TEDxDhaka 2017 Rendering Tomorrow: Session 4 “Self-reflection”


Tayeba Begum Lipi

Tayeba Begum Lipi, a Bangladeshi artist, uses art to address gender issues and female identity. In her talk, she lets the visual displays of her work tell the story. Each of her creations are built with everyday articles that seem simple, but fulfills numerous purposes.

Razor blade, she recollected, separated her from her mother, during birth, at the cut of the umbilical cord. Her Bizarre and the Beautiful model, sculpted with fabricated razor blades, is a show of women’s undergarments, an essential item for women but a taboo in the society nonetheless. The glimpse of her own life- her happy marriage, the unfortunate loss of a baby, and the contemplation of death, was symbolized by Love Bed, My Daughter’s Cot, and Hey, that’s no way to say goodbye.

She shared her one year-long project on transgenders, the demography that is still considered a social outcast. Lipi got in touch with Ananya, a transgender, who willfully shared her life story and struggles. Lipi later exhibited Ananya’s life by replicating her personal belongings with fabricated items, and by lightbox displays of both their lives when compared.

She played the videos of her projects Unveiling Womanhood and I wed myself. The former video reinforces that a woman’s identity is not defined by the attire she chooses for herself. I wed myself, where Lipi enacts both the groom and bride, challenges society’s definition of marriage or union between two individuals. This video calls for more inclusion and tolerance in the society.


Six young boys took their position on stage with their fancy instruments and won everyone’s heart with the first tune.

They shared the formation of their dear band, Chitropot, so named because the band symbolizes the canvas which shows the harmony between each of their skills. Playful desk banging in the classrooms and free music after school hours, under the shade of a tree, led to the formation of Chitropot. They didn’t enter the music world as know-it-all experts. They learned new instruments, music notes, and skills at each stage a fresh element was required. Chitropot defied the conventional process of starting anything new and strongly believes that everything falls into place when you pour your heart and soul into it.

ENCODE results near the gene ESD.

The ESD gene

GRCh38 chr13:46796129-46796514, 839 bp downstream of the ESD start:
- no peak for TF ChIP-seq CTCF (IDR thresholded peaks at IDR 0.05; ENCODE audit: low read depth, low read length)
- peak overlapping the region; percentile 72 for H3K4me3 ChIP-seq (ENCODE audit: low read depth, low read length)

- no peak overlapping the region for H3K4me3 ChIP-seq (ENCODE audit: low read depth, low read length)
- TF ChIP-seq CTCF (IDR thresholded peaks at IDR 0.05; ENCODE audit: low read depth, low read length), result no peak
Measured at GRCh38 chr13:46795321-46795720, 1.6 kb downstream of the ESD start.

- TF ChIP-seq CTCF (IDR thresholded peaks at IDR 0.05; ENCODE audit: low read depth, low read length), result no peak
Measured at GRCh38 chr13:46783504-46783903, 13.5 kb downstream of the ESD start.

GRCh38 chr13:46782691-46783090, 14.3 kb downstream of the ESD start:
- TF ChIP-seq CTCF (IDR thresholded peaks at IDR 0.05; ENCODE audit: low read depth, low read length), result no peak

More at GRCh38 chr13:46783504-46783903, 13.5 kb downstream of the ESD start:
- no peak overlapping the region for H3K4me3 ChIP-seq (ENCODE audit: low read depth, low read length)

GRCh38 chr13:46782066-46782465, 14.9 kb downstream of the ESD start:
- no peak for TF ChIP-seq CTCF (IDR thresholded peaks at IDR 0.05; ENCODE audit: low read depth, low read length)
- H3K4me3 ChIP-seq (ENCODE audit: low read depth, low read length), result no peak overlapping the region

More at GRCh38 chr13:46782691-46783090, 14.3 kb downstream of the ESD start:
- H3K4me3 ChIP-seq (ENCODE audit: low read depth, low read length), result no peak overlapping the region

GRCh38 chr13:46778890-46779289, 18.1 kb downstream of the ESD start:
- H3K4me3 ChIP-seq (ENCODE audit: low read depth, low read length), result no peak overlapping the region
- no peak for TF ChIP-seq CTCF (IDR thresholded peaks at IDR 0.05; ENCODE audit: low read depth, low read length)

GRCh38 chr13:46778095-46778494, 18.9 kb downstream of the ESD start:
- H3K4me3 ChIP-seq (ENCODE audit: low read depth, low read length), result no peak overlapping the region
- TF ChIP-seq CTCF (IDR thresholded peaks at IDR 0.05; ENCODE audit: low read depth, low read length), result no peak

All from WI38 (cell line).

On the TEDxDhaka stage, the band started with the song Brishti Tumi which was also the first song they released. The group of six believes that this song defines their journey, which is why both its original and revised versions were played to depict the band’s transformation. Their performance was further enlivened by the melodious tunes of Shada Kalo Rongdhonu and Chokbadha.

Ejaj Ahmad

Life is a race. We are always on the run for one thing or the other.

“But do we pause for a moment to realize what the purpose of this running is?”

In his speech, Ejaj points out the stifling modern life competitions. While we are engrossed in this rat race and may also outrun our peers, Ejaj questions if we are headed the right way.

“Running in the right direction requires purpose.”

Ejaj iterates that purpose will lead our passion. However, finding the purpose is not an easy task. To this, the speaker suggests to reflect on our actions, our daily behaviors, and not our words. Our life story and values are key ingredients in setting our purpose, and it should not merely be about surviving.

“Above and beyond all purposes, you must have a higher over-arching purpose that is about serving others.”

Once the purpose has been figured out, one needs to stay connected to it. Ejaj Ahmad shares two ways to do soone is to allow discipline and consistency in life and the other is to unfasten oneself from others’ burdensome expectations.

“Identify the bottles of expectations that you need to empty to achieve your over-arching purpose.” With this, Ejaj Ahmad emptied a bottle of expectation that was slowing him down from reaching his goal, and left the audience to contemplate about their life’s ultimate purpose.

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